Thomas Gottstein, CEO of Credit Suisse. Picture: REUTERS/ARND WIEGMANN
Thomas Gottstein, CEO of Credit Suisse. Picture: REUTERS/ARND WIEGMANN

Zurich — Credit Suisse Group is set to report the biggest pre-tax quarterly loss in more than four years following a string of costly errors. Investors want to know how much more pain is to come.

The Swiss bank has already flagged that it expects a 900-million franc ($983m) pre-tax loss in the first quarter, after booking a $4.8bn hit on exposure to Bill Hwang’s Archegos Capital Management. That may not be the end of it, as JPMorgan Chase  sees further markdowns and questions remain over the extent of losses tied to the collapse of Greensill Capital.

The one-two punch that started in April with the collapse of a $10bn fund group run with Lex Greensill’s trade finance firm has sent shock-waves through what was supposed to be a steadier era under CEO Thomas Gottstein. The lender was forced to cut its dividend and suspend share buybacks, pummeling the stock at a time when investment banks around the world are being buoyed by the market volatility of the coronavirus pandemic.

Without the hits, it would have been Credit Suisse’s strongest quarter in more than a decade, according to analysts at Citi. Analysts surveyed by Bloomberg expect the bank to post a net loss of 790-million Swiss francs when it reports earnings on Thursday.

Acknowledging the need for deep change, earlier in April Credit Suisse replaced its investment bank head and chief risk officer, along with a handful of other executives. More executives in the prime brokerage exited this week.

Here’s what to look out for when the bank reports first quarter earnings on Thursday.

Archegos block sales

Last week, Credit Suisse unloaded about $2bn of stocks tied to the Archegos Capital Management blow-up in the second such block sale since the bank wrote down the bulk of its exposure in the first quarter. Shares of Credit Suisse fell as the sale added to evidence that the Archegos collapse could impact the bank beyond the 4.4-billion franc writedown, its worst trading hit in more than a decade.

While the Swiss bank has substantially reduced its exposure, transactions since the end of March weren’t included in the first-quarter results, a person familiar with the matter has said. Analysts at JPMorgan estimate that further second-quarter markdowns could total $400m.

“Overall, we see these sales putting further question marks around risk management and size of exposure to Archegos as we do not know if there are further similar sales still coming — we believe Credit Suisse needs to draw a line under this issue and the final scale of charges it could take on Archegos,” analysts Kian Abouhossein and Amit Ranjan wrote in a note to clients.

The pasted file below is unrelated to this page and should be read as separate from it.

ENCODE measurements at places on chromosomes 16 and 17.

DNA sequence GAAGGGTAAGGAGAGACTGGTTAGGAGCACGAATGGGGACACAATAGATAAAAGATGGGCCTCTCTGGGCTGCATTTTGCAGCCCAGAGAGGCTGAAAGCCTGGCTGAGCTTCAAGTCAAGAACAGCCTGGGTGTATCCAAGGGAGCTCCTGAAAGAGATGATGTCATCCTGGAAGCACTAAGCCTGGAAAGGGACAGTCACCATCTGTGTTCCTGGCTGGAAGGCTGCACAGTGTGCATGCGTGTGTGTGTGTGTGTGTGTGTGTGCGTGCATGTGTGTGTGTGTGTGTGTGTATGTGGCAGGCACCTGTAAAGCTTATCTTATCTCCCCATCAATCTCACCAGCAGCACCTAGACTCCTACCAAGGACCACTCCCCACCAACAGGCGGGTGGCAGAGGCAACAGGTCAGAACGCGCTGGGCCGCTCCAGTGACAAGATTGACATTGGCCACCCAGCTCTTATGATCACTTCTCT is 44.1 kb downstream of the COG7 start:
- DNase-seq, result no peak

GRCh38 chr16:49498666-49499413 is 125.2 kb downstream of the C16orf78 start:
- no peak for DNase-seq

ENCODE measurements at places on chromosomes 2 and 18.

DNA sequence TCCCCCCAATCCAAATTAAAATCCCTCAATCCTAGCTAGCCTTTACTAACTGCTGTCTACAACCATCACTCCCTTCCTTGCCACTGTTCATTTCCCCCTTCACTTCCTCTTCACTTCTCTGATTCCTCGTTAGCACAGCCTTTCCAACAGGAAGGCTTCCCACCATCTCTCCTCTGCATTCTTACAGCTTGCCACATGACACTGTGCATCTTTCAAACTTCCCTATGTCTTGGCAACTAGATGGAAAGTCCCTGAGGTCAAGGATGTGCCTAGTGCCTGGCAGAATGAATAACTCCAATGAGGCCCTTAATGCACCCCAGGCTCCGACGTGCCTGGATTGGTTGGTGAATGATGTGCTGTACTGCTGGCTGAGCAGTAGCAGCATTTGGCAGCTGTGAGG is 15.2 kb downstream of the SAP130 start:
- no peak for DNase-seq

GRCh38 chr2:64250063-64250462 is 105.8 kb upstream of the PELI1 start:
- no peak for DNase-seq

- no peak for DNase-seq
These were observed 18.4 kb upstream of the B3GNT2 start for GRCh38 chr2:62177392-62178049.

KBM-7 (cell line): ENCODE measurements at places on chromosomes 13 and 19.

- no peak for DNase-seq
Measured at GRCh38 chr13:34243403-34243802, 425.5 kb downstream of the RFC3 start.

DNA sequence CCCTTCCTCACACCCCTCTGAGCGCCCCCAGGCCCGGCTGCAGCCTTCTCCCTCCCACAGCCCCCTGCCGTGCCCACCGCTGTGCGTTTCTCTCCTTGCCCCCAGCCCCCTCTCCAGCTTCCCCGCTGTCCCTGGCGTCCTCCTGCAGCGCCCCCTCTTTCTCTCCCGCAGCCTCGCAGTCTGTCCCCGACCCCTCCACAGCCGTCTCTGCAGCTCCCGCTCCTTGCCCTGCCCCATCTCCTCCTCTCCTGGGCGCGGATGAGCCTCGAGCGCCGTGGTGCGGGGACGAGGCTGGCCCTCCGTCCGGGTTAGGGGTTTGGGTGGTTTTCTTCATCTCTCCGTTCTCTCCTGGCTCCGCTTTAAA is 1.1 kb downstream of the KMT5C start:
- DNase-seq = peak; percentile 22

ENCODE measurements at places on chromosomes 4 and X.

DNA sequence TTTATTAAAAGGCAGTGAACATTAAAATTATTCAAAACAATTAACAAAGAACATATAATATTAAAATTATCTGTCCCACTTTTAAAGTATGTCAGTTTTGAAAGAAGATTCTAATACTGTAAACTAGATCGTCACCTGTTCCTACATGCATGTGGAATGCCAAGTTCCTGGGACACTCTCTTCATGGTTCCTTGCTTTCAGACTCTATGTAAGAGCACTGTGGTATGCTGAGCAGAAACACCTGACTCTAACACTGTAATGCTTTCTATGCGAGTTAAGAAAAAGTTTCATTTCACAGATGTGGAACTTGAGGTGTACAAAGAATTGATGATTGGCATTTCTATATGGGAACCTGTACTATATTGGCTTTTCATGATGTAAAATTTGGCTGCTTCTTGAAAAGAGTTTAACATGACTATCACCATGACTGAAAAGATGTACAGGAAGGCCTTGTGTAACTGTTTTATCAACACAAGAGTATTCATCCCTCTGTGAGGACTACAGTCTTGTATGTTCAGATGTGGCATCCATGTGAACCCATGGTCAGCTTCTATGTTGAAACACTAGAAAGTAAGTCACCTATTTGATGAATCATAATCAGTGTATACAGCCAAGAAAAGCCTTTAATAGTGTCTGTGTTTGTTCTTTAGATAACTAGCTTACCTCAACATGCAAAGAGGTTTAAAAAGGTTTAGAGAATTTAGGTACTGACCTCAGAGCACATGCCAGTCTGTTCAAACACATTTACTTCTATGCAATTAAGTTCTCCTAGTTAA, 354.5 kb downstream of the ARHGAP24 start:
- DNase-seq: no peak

Greensill fallout

Credit Suisse has so far repaid about half the $10bn invested in the strategy when it froze the money pools in March over valuation uncertainties. Investors in the funds, including some of the lender’s wealthiest clients, are facing potentially steep losses after the bank indicated last week that it may not get full recovery on about $2.3bn of assets.

It’s unclear what that means for the bank’s bottom line in the near term, and litigation costs may pile up over time. The bank has warned previously that there could be a further financial hit, and is considering selling some of the troubled assets in the funds linked to Greensill. It’s weighing the sale of the notes at a discount to distressed debt firms, according to people familiar with the matter.

The Swiss bank is also leaning towards letting clients foot the bill for eventual losses because it considers that the risks around Greensill were known and the funds were only marketed to investors able to assess such risks, a person familiar with the matter has said.

De-risking prime brokerage

Credit Suisse is now planning a sweeping overhaul of the hedge fund business at the centre of the Archegos Capital blow-up. The lender is weighing significant cuts to its prime brokerage arm in the coming months, people familiar with the plan have said.

The bank has already tightened financing terms with some funds and instigated personnel changes. The co-heads of the unit, John Dabbs and Ryan Nelson, are to step down. Investors will be watching for further changes to mitigate the risk of more blow-ups, as the unit is typically a significant source of revenue for investment banks.

Asset management

Credit Suisse may soon take further action at its 440-billion franc asset-management unit, the epicentre of the Greensill debacle. The business is too small to compete globally and its leaders are distracted by the fallout from the trade-finance firm’s collapse. While a variety of outcomes are possible, including a partial sale or listing, selling the entire unit could fetch as much as 5-billion francs — a figure based on previous deals in the industry.

Allianz is among firms that have signaled interest in Credit Suisse’s asset-management business, according to people briefed on the discussions.

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